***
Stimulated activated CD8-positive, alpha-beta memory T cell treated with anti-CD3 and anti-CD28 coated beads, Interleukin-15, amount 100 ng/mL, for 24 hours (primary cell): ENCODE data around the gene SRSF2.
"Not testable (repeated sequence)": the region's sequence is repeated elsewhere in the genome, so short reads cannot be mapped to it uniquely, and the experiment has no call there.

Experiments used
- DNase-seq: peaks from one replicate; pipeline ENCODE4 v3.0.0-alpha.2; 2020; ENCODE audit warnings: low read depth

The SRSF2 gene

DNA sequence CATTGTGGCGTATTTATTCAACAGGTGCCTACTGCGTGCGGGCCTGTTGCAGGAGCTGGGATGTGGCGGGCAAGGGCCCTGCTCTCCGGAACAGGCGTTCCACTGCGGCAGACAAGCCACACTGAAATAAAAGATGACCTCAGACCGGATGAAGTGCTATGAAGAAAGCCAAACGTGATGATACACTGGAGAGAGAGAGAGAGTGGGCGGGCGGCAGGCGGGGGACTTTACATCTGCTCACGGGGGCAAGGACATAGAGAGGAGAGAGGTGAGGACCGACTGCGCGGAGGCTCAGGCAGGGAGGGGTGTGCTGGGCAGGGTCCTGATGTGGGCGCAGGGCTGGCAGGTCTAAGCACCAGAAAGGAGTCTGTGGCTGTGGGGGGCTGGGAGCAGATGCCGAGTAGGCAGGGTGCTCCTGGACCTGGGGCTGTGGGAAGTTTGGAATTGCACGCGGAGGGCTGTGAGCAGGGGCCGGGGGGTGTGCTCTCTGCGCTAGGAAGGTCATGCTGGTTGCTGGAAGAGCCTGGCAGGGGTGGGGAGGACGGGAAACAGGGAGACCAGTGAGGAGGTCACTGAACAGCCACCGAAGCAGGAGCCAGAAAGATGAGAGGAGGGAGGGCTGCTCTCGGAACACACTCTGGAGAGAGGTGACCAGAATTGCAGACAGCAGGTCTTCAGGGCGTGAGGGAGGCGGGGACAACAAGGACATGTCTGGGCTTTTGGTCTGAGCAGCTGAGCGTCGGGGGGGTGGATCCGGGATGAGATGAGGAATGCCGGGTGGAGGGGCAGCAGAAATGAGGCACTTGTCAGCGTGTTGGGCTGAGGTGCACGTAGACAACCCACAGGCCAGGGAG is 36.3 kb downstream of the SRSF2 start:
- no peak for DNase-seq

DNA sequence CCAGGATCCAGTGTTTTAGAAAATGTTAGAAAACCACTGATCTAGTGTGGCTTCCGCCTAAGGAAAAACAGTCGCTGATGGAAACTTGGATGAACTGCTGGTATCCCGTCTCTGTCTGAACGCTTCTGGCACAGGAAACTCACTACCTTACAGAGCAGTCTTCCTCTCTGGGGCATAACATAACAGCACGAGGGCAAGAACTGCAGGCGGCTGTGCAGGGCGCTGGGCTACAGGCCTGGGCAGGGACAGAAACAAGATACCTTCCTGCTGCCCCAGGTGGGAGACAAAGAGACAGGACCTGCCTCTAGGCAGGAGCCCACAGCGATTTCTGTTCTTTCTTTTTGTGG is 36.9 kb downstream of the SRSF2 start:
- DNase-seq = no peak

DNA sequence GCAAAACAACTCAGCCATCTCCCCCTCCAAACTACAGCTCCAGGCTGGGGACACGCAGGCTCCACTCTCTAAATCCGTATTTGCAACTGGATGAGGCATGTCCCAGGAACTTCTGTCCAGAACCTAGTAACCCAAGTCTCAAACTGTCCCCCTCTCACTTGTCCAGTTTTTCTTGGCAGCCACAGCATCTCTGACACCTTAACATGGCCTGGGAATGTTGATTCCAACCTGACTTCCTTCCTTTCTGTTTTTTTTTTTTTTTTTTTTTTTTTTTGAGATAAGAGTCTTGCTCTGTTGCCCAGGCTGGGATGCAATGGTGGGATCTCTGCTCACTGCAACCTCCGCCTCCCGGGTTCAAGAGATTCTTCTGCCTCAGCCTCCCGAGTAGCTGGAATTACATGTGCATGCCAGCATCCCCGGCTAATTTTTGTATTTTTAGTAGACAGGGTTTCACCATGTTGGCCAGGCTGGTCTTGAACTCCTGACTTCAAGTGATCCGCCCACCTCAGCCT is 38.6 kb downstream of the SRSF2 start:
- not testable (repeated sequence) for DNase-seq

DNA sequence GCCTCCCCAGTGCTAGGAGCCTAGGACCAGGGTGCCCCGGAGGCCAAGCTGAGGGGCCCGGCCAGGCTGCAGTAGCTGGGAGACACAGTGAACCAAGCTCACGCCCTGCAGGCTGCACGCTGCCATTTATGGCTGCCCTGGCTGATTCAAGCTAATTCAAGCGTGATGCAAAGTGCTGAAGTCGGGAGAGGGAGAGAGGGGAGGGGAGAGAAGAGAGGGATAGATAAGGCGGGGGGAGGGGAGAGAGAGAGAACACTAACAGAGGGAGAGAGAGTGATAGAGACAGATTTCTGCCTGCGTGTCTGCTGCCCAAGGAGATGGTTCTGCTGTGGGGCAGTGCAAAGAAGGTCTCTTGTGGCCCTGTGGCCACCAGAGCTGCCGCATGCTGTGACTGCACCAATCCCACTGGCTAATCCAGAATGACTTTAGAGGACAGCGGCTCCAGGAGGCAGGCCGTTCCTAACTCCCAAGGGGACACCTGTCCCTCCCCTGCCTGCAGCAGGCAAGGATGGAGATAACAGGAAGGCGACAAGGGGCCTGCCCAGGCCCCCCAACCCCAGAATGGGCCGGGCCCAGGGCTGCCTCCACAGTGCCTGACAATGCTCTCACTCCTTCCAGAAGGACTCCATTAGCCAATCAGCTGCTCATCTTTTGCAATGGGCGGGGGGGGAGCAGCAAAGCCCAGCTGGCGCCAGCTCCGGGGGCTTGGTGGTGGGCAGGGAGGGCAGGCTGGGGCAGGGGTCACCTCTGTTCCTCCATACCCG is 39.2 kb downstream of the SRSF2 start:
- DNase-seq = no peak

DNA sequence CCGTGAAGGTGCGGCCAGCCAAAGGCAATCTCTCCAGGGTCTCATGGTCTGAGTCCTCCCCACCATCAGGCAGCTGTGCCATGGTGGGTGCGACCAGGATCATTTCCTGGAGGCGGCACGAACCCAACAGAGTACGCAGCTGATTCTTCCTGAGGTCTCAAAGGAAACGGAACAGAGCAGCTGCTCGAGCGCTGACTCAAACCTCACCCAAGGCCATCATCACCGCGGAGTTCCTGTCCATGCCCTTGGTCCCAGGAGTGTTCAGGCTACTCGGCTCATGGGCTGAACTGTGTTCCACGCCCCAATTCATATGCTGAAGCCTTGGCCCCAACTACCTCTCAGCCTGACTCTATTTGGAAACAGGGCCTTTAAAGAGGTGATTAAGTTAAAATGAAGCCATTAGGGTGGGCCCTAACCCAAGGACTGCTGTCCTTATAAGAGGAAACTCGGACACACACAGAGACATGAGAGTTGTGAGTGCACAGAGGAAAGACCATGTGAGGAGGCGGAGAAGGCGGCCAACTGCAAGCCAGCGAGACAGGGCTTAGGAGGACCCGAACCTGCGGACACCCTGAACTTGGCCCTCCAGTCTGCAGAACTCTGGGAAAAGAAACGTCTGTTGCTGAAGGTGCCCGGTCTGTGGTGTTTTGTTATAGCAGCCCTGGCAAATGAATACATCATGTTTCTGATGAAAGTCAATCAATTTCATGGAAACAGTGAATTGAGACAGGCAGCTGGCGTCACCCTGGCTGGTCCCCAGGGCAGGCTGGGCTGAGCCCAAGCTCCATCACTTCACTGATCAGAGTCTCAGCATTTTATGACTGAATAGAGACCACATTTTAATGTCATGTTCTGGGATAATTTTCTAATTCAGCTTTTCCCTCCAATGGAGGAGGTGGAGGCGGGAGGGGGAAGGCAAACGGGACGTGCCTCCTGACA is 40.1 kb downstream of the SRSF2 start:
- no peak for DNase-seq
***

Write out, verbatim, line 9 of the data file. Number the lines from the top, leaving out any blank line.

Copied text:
- DNase-seq = no peak